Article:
Snapping Raw Photos in iOS 10: What You Need to Know

iOS 10 Raw photo apps

One of the cool new features Apple added with iOS 10 is support for capturing photos as Raw files—a favorite for photographers who want total control over their images. Snapping Raw photos isn’t as simple as flipping a switch on your iPhone, but it doesn’t have to be complicated, either. Read on to get up to speed on iOS 10’s Raw image support.

iOS 10 Raw photo apps
Apps like ProCam 4 (left) and Obscura Camera (right) let you snap Raw photos on your iPhone

What are Raw Images?

When you snap pics with your iPhone camera the images get processed and converted into JPEG. That means some of the data the camera captures gets tossed out, which is fine, unless you’d rather get your hands on all the information your iPhone saw. Raw gives you that because the image files include all of the data the camera sensor captured and isn’t limited to the data Apple’s own algorithms decide you should have.

That makes Raw sound like the way to go because more data is better than less, but there’s a catch: Raw files aren’t really viewable images. You need to process the data to create a viewable image—which is what your iPhone does for you right now—and you need an app that understands the Raw data so you can make your edits and create the photo you can view and share.

Apple’s Camera app doesn’t support Raw, so you’ll have to install a third party app that does. Developers have been hard at work updating their photo snapping apps to add Raw support, so we found a few worth sharing.

Raw Image-capable Camera Apps

Before you decide to make the jump to Raw image photography, make sure you have a setup that meets Apple’s minimum requirements. You’ll need and iPhone 6s or 6s Plus, an iPhone 7 or 7 Plus, an iPhone SE, or a 9.7-inch iPad Pro running iOS 10. Why so limited, you ask? It’s because those are the devices with a 12 megapixel rear-facing camera.

You’ll also want to make sure you have enough storage space. Raw images take up substantially more space compared to the JPEG pics Apple’s built-in camera app saves. That means a 16GB iPhone can hold just a handful of Raw images.

Adobe Lightroom for iPad 2.5 Assuming you have a 9.7-inch iPad Pro, Adobe Lightroom for iPad is great because you can capture and edit Raw images without switching apps. If you’re shooting Raw images with other cameras, there’s a good change Lightroom for iPad can import and edit those, too. Adobe Lightroom for iPad 2.5 is free and requires a free or paid Creative Cloud account.

ProCam 4 You get exposure, shutter speed, focus, ISO, and white balance controls in ProCam 4—plus it supports several video resolutions. It supports Raw and Raw+L, lossless TIFF, and multiple image aspect ratios. ProCam 4 costs US$4.99, and offers in-app purchases for Master Collection filters for $1.99, 4K Ultra HD Video for $4.99.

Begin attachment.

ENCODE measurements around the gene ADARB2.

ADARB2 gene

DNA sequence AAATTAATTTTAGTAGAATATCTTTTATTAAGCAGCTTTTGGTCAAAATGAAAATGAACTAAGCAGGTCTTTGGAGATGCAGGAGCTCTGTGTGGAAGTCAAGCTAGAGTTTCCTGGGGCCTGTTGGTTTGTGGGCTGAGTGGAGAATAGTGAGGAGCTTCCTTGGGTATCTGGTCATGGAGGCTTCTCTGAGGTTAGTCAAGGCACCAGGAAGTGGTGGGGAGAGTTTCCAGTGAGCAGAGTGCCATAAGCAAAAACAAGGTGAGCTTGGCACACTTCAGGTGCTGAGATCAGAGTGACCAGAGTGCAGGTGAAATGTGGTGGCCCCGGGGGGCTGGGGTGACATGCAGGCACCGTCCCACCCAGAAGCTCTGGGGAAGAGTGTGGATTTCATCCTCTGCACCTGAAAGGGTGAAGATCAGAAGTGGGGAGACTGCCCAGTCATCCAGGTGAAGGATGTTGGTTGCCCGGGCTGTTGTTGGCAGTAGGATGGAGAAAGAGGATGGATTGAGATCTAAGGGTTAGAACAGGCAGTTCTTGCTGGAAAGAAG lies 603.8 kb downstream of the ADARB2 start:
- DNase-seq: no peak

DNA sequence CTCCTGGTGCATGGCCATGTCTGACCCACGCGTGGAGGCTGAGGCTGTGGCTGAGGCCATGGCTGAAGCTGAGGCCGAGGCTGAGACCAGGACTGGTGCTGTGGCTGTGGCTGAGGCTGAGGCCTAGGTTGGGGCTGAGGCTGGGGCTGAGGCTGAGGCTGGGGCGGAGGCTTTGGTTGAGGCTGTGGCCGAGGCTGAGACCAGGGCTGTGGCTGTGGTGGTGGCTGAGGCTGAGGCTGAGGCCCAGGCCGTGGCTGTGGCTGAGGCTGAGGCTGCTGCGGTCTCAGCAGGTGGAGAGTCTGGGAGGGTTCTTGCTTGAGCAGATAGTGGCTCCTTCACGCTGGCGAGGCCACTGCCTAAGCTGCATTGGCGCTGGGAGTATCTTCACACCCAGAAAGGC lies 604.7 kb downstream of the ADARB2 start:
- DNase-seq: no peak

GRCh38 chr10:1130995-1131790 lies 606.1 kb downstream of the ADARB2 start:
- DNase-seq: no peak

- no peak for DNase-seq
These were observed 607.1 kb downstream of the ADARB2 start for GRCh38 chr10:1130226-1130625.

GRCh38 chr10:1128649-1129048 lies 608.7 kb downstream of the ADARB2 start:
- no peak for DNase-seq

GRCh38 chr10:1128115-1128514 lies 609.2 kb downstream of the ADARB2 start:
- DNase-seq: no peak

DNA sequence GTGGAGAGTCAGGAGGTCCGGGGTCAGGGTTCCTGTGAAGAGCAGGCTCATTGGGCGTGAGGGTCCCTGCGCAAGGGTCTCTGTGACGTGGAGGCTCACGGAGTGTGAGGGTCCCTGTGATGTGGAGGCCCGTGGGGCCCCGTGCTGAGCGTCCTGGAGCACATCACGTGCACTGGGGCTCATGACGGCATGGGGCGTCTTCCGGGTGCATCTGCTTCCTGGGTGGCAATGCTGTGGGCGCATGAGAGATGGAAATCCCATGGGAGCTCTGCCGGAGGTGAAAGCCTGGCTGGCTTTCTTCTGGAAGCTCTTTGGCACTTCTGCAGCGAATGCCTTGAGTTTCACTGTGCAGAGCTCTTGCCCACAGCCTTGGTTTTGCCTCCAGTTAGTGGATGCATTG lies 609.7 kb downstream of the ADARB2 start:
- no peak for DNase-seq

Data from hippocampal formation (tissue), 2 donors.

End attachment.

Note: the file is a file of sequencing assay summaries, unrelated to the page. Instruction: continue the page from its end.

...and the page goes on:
Obscura Camera Controls for exposure, focus, shutter speed, and more are easy to find and use in Obscura Camera. It also includes a long list of filters you can apply to you shots, but more importantly, it lets you capture photos as Raw image files. Obscura Camera costs $4.99.

ProCamera Settings for exposure, white balance, ISO, and Lowlight or vividHDR (with in-app purchases) make ProCamera a popular choice for iPhone photographers. Along with Raw image support, the app also includes a bucket load of filters and effects, and shows image previews in HD. ProCamera costs $4.99, and the vividHDR and Low Light plus Slow Shutter in-app purchases are $2.99 each.

Editing Raw Images

Once you snap some Raw photos you’ll need to edit them so everyone else can check out your awesome shots. Lightroom for the iPad can handle that for you, and there are plenty of options on the Mac, too.

Photos First up is Apple’s own Photos app. It’s already the place your iPhone wants to send all your pics, lets you edit your images and apply filters, organize shots, and work with Raw images, too. Photos is free and included with your Mac, so it’s an inexpensive and easy way to start editing your Raw files.

Adobe Lightroom and Photoshop If you have a Creative Cloud subscription, Adobe Lightroom and Photoshop handle Raw photos, no problem. Both are go-to choices for pro photographers with good reason: Adobe has been the king of image editing apps for years. If the Creative Cloud software subscription model isn’t your thing, older versions of Photoshop and Lightroom support Raw image editing, too.

Photoshop and Affinity Photo Raw image
Photoshop and Affinity Photo let you edit your Raw images

Affinity Photo Pro-level image editing apps don’t have to cost an arm and a leg, just as Affinity Photo proves. The app includes loads of professional quality editing tools, and it supports Raw images, too. It also includes a Photos plug-in, so you can edit the images you’re keeping organized in Apple’s app.Affinity Photo costs $49.99

Acorn 5 Like Photoshop and Affinity Photo, Acorn is a full-feature image editor. It offers the same type of image editing and enhancement features you’ll find in the Adobe and Affinity apps, can import Photoshop brushes, offers non-destructive levels and curves adjustments, and supports Raw image editing. Acorn 5 is regularly priced at $29.99, but is currently on sale for $14.99.

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